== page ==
What A Difference A Humble Spirit Makes!

by Ron R. Ritchie

In these three messages we are dealing with the post" resurrection appearances of Jesus Christ. Today, in John 21, we are going to look at a passage that will have a tremendous influence in our lives.

One Scripture that really gets to me is Jesus' words, "Everyone who exalts himself shall be humbled, and he who humbles himself shall be exalted." (Luke 14:11) It probably does so because I have spent the better part of my life exalting myself. I'm not sure I know how to humble myself. After we had studied this Scripture in a staff meeting once, however, it suddenly dawned on me that God would do that for me. Contrary to all rumors, one day Ron Ritchie will be humbled by God; I do not have to humble myself. But I can avoid a lot of pain if I jump the gun on God. It is my choice. If I humble myself, God will exalt me; if I exalt myself, God will humble me.

My Adamic nature has always struggled with the word humility. It seemed to describe weakness. In my mind this word pictures a man in the fetal position; he has a solemn look on his face; he has no sense of energy or drive. I was afraid that if I did become humble I would be taken advantage of, abused and run over in a hostile world that exalts pride and arrogance. In such a world the only way to get ahead was to join in and exalt yourself just like everyone else. So I did.

But then I became a Christian and I found that the Lord directs these words to all his servants: "Humble yourself or I will humble you through a series of physical, emotional or spiritual afflictions." This theme of humility runs all through the Old and the New Testaments. It is spoken to "natural" man, to the man who loves God, and to the nation of Israel. It is spoken to kings, to prophets and priests. It is stated 50 clearly that even a child can understand it. It is obvious, then, that I had a false idea of what humility meant.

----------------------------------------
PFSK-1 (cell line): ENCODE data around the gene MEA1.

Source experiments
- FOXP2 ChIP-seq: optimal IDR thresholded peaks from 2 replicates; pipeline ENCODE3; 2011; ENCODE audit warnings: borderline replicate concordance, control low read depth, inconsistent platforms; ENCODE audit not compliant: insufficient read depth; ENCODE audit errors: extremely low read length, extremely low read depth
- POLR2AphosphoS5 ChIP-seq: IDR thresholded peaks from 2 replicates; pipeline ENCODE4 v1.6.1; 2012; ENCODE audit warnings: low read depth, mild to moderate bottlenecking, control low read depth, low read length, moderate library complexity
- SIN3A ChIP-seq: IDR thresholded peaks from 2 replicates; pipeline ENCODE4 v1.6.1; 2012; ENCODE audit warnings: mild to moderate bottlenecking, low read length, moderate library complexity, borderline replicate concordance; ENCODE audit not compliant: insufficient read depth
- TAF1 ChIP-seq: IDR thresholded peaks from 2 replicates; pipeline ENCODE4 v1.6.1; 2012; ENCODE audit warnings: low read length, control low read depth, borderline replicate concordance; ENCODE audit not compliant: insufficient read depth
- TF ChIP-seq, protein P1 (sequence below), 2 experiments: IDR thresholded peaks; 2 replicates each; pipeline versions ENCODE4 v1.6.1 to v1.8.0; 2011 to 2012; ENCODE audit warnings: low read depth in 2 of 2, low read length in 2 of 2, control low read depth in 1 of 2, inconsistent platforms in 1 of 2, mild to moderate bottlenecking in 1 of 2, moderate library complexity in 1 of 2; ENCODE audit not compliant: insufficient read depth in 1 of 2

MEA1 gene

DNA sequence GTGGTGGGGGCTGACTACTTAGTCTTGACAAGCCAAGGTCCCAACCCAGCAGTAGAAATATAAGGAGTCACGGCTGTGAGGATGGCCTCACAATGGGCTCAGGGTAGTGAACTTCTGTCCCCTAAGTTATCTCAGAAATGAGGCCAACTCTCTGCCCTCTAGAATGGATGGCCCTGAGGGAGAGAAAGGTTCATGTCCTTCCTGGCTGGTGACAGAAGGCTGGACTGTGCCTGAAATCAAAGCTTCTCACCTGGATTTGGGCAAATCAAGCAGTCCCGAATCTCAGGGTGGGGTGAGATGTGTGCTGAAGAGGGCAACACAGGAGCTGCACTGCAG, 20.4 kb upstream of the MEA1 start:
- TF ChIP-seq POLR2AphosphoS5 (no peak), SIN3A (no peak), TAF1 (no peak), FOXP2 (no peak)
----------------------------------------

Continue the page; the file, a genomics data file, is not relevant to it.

I needed some examples from Scripture for this message from John so I turned to the New Testament, and the first example I came up with was Moses. I don't know about you, but I was taught in my Sunday School that Moses was a mighty man of God. He was the one who took on Pharaoh He led the people of Israel out of Egypt, took 600,000 people across the Red Sea, went into the wilderness, and saw the enemy defeated. When Moses came down from Mt. Sinai with the Ten Commandments and found the people worshiping the golden calf he smashed the tablets of stone and told the Levite priests to kill all those who were worshiping. The priests killed 3,000 people, and Moses then ground up the golden calf and made the rest of the people drink the dust. He sounds like my kind of man. Once, Korah, Dathan and Abiram led a rebellion against Moses. He summoned them and their families and followers, and said, "Excuse me," the earth opened up and 250 people didn't show up for dinner. Then a plague went through the tribe and some 14,000 people were wiped out. Moses was my kind of guy.

But amazingly, the Scriptures say, "Now the man Moses was very humble, more than any man who was on the face of the earth." (Num.12:3) It is obvious then that I had a wrong definition of humility. How could a man like that write about himself and say in parenthesis, "and Moses was the humblest man on the face of the earth at that time"? Starting at the burning bush incident, which occurred when he was 80 years old, Moses immediately realized who he was and who God was. From that day on everything he did was totally dependent upon his relationship with the Lord. All his power, wisdom and courage, everything about Moses flowed directly from that. Moses gave his life over to God. That is what a humble man does. A humble man is totally dependent upon the Living God to express his life through him.

Humility...is absolute dependence upon God for everything in life